The Temple of the Sun (Ri Tan) served as an altar where the emperor conducted annual rites. Built in 1530, Ri Tan is a pleasant park with a delightful outdoor teahouse and a rock-climbing wall at its heart. Fishponds, a pedal-powered monorail, kites, and a bonsai market also keep the locals amused.
The other imperial altars are located in similar city parks, roughly marking the five points of the Chinese compass. To the north is Di Tan Gongyuan (Temple of Earth), just north of the Lama Temple; to the west is Yue Tan Gongyuan (Temple of the Moon); the much grander Tian Tan Gongyuan (Temple of Heaven) marks the southern point. She Ji Tan (Altar of Land and Grain) in Zhongshan Gongyuan southwest of the Forbidden City, pre-dates them all by several centuries, and marks that peculiarly Chinese compass point, the center.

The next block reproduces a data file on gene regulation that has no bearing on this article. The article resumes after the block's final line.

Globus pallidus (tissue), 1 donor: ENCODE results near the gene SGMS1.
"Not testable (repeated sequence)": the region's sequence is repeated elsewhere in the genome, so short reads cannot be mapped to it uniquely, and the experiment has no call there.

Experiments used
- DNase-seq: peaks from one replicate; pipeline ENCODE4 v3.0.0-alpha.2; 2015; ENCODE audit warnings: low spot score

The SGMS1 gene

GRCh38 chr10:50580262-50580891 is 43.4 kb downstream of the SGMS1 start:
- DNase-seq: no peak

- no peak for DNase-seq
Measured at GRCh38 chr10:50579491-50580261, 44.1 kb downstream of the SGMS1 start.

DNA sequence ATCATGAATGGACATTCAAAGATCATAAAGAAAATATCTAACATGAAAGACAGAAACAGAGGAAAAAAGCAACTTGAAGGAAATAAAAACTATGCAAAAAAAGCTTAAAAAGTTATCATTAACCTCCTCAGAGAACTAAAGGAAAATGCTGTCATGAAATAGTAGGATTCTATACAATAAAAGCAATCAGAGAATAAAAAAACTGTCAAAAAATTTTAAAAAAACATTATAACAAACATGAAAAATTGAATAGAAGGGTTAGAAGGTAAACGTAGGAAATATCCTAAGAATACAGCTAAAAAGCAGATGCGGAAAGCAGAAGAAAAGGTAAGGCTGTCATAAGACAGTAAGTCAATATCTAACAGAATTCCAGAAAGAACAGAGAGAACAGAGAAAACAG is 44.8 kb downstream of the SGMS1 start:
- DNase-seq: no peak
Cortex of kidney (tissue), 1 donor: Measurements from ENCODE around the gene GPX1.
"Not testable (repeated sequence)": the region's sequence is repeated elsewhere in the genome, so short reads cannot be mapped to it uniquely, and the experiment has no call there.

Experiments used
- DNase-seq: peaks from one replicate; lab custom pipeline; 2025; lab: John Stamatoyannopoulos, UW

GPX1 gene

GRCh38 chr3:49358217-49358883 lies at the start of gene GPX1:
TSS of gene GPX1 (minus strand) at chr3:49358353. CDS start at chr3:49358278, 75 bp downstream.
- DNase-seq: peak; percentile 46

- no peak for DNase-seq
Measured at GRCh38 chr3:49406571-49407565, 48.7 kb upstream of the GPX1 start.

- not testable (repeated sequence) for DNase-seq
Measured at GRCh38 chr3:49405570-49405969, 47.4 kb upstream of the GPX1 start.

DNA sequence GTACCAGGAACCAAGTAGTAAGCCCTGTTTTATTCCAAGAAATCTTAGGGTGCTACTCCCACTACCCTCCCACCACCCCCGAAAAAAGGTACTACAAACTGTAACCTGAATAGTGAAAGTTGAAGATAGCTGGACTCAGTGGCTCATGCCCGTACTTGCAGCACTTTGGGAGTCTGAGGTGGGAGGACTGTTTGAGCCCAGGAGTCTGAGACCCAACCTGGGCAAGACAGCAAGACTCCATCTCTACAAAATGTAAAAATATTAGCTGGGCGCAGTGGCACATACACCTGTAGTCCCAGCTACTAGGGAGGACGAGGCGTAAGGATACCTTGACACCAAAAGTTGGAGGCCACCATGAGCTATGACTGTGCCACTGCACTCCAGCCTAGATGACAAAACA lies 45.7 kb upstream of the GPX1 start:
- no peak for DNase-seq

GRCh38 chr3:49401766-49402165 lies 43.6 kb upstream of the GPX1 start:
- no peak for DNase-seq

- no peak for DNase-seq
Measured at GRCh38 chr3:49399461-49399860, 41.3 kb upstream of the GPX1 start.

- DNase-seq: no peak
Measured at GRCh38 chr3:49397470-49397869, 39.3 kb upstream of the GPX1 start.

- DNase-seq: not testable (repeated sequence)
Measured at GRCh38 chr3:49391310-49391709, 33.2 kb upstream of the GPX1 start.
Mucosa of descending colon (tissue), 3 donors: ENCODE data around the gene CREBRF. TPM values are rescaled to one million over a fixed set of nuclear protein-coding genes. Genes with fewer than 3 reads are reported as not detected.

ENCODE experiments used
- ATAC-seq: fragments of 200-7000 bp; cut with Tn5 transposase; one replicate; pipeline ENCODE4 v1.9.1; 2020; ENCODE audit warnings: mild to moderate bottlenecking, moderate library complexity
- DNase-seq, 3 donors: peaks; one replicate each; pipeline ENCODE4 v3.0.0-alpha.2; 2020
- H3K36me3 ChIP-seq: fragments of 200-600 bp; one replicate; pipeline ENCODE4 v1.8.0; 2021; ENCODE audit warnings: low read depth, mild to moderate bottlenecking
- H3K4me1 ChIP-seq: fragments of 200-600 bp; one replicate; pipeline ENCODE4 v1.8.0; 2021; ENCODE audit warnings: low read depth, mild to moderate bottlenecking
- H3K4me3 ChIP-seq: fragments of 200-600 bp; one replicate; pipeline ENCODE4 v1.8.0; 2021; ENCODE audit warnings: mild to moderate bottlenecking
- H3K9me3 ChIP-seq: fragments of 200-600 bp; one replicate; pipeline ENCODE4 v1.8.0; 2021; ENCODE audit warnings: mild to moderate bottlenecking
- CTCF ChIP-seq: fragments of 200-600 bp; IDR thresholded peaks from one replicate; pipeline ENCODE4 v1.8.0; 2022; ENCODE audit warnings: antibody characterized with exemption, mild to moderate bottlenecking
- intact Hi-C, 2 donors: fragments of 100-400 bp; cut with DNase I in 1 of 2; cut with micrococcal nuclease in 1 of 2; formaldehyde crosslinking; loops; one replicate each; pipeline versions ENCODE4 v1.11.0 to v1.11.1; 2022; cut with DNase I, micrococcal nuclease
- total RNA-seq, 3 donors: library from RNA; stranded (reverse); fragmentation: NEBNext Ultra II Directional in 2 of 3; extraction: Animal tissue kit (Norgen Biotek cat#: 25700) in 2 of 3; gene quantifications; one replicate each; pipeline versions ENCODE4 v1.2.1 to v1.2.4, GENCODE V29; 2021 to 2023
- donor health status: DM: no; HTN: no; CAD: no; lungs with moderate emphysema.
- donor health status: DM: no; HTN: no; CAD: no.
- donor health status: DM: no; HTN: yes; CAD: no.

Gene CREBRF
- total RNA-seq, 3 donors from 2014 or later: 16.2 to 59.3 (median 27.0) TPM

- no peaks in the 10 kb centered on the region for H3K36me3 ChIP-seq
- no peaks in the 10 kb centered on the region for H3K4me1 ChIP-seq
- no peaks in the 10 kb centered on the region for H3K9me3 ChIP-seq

- © Frommer's 2013
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